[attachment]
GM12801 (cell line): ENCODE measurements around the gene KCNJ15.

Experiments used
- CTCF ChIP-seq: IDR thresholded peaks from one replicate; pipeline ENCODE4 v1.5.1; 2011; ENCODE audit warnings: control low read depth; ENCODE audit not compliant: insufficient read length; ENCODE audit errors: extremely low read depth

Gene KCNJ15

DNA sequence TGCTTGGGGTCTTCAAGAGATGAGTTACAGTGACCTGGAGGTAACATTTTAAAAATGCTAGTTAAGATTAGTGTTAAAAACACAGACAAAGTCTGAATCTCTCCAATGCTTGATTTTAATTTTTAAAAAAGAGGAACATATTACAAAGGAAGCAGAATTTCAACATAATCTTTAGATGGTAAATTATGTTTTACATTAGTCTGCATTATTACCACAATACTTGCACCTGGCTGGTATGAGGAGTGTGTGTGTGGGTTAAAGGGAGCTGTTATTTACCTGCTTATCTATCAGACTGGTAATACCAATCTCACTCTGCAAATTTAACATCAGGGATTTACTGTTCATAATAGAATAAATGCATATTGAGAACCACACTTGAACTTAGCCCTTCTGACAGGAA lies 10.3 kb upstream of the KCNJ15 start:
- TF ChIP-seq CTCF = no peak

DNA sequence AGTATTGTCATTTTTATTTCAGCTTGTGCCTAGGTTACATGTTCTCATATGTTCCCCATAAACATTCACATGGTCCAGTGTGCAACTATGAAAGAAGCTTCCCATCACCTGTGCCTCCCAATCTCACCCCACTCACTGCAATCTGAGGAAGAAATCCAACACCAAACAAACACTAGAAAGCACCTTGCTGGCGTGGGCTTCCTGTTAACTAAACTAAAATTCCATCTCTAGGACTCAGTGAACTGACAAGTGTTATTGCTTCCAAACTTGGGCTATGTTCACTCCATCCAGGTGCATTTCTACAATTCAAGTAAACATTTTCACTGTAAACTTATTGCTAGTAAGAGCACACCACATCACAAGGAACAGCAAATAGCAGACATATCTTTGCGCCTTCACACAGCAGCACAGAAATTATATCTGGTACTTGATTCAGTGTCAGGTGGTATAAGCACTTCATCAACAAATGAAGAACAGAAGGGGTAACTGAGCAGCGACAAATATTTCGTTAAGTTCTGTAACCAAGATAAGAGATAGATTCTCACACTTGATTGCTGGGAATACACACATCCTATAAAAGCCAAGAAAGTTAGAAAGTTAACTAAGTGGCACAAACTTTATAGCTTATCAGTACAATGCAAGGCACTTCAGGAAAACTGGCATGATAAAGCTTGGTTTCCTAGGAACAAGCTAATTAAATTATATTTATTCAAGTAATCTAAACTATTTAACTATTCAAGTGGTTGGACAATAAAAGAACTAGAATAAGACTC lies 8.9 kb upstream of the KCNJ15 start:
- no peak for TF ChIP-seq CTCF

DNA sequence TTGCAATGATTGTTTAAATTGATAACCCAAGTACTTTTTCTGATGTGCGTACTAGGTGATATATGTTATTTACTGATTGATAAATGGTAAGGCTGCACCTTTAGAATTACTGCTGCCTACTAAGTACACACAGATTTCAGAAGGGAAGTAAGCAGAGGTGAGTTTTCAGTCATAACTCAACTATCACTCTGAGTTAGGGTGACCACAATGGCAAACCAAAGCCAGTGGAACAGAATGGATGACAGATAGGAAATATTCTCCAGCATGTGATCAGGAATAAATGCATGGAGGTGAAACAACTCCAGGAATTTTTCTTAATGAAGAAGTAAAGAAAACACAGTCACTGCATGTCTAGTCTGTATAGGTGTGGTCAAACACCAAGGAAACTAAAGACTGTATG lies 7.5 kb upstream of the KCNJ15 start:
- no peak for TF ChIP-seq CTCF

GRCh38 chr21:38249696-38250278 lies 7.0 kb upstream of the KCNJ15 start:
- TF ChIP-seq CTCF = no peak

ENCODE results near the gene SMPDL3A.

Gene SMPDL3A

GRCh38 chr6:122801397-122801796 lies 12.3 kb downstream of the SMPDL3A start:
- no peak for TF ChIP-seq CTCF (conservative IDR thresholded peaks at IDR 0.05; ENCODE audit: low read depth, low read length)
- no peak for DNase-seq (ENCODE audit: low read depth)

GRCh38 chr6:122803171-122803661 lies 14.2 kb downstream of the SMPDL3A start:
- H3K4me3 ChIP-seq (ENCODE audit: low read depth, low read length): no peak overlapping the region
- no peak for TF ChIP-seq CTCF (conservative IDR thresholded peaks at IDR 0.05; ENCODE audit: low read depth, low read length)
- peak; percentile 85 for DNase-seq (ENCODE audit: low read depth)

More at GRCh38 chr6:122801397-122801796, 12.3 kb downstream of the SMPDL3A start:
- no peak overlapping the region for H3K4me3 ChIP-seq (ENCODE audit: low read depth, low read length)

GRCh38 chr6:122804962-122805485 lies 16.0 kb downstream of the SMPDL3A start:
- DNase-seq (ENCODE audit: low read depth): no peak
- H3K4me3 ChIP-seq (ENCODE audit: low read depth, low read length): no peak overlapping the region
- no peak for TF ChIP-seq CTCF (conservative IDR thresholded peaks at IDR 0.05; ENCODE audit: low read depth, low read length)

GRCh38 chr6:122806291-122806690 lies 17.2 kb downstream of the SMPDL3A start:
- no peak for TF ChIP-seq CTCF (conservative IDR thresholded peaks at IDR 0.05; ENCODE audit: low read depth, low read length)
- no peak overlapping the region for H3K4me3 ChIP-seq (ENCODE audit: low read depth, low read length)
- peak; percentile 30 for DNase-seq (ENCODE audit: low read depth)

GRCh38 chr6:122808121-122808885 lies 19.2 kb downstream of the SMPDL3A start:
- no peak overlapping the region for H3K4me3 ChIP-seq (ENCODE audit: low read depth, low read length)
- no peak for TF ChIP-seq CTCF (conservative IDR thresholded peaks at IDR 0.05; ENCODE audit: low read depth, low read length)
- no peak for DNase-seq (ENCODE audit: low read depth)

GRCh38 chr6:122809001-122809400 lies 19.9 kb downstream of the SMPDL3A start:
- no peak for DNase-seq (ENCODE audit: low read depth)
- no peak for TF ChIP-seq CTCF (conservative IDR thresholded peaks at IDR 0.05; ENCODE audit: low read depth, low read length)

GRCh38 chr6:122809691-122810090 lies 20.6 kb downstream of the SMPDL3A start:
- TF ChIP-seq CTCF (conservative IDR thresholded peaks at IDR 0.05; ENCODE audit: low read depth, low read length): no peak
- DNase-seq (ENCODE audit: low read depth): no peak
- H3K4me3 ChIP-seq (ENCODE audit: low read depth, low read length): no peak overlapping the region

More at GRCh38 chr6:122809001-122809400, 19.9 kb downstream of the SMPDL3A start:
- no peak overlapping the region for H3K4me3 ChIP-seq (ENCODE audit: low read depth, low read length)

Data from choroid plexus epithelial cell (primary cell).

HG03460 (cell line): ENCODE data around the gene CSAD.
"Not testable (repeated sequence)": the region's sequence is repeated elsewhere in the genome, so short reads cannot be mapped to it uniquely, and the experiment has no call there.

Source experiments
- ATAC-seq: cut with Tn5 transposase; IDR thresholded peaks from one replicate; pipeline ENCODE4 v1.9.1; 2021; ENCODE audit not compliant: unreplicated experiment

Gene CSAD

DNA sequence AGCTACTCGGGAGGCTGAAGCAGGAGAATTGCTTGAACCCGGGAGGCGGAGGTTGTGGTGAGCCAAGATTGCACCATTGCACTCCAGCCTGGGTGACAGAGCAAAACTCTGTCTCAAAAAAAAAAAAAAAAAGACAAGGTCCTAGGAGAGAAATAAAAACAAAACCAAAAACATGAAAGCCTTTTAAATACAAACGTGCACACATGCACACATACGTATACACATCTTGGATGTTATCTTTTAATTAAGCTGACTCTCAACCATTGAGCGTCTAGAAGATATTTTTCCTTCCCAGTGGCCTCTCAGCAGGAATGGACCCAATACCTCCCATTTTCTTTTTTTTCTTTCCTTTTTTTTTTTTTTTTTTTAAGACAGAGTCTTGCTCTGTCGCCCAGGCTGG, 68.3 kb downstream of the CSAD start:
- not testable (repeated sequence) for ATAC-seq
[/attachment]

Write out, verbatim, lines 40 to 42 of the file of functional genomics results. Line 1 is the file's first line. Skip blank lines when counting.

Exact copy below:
- TF ChIP-seq CTCF (conservative IDR thresholded peaks at IDR 0.05; ENCODE audit: low read depth, low read length): no peak
- DNase-seq (ENCODE audit: low read depth): no peak
- H3K4me3 ChIP-seq (ENCODE audit: low read depth, low read length): no peak overlapping the region